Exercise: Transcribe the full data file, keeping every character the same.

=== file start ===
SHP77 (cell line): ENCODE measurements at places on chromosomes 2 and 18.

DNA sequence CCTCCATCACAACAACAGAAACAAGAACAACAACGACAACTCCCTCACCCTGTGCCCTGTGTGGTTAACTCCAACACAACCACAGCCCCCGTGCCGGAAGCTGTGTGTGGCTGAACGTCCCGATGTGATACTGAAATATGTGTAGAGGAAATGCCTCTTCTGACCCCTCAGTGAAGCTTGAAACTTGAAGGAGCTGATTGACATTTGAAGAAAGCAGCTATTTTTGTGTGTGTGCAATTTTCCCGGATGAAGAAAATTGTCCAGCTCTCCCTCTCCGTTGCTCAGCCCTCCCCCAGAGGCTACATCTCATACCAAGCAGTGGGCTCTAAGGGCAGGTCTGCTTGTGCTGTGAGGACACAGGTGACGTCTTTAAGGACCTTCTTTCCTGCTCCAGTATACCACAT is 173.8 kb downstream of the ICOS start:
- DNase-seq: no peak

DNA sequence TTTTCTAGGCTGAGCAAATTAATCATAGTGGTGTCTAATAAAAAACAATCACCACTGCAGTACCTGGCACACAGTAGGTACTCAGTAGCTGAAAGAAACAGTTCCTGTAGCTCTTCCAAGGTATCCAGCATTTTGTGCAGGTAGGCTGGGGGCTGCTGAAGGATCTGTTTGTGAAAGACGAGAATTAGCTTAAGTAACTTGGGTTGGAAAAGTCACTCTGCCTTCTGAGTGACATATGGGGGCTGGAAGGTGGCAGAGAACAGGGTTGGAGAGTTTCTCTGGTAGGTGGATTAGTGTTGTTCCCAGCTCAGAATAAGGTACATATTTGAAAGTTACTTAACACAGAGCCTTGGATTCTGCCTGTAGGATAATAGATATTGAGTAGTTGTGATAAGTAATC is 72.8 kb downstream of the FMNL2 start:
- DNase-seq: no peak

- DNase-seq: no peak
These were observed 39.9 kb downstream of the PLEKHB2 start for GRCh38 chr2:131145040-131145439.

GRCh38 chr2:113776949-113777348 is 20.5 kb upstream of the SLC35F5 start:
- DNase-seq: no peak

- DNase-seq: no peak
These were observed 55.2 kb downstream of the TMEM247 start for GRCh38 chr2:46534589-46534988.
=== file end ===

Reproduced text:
SHP77 (cell line): ENCODE measurements at places on chromosomes 2 and 18.

DNA sequence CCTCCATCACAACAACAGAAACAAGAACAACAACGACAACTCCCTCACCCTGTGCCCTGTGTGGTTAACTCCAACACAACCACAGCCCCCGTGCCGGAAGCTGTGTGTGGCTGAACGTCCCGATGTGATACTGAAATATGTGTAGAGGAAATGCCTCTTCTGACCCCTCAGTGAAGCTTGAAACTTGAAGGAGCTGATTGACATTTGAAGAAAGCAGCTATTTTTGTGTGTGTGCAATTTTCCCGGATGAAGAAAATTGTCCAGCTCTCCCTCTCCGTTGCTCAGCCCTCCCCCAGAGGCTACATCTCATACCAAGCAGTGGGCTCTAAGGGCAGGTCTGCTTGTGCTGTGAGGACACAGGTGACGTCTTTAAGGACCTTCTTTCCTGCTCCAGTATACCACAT is 173.8 kb downstream of the ICOS start:
- DNase-seq: no peak

DNA sequence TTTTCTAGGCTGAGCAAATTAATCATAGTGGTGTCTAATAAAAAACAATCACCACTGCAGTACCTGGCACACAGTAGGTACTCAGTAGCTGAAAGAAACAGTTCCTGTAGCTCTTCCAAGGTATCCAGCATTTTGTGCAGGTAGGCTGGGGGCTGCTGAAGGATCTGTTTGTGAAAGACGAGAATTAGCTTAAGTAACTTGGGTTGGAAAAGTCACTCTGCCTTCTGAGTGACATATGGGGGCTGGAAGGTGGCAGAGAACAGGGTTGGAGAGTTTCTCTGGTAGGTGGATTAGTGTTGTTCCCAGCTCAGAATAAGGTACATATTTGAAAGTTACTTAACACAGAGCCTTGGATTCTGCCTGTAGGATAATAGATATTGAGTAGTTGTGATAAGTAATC is 72.8 kb downstream of the FMNL2 start:
- DNase-seq: no peak

- DNase-seq: no peak
These were observed 39.9 kb downstream of the PLEKHB2 start for GRCh38 chr2:131145040-131145439.

GRCh38 chr2:113776949-113777348 is 20.5 kb upstream of the SLC35F5 start:
- DNase-seq: no peak

- DNase-seq: no peak
These were observed 55.2 kb downstream of the TMEM247 start for GRCh38 chr2:46534589-46534988.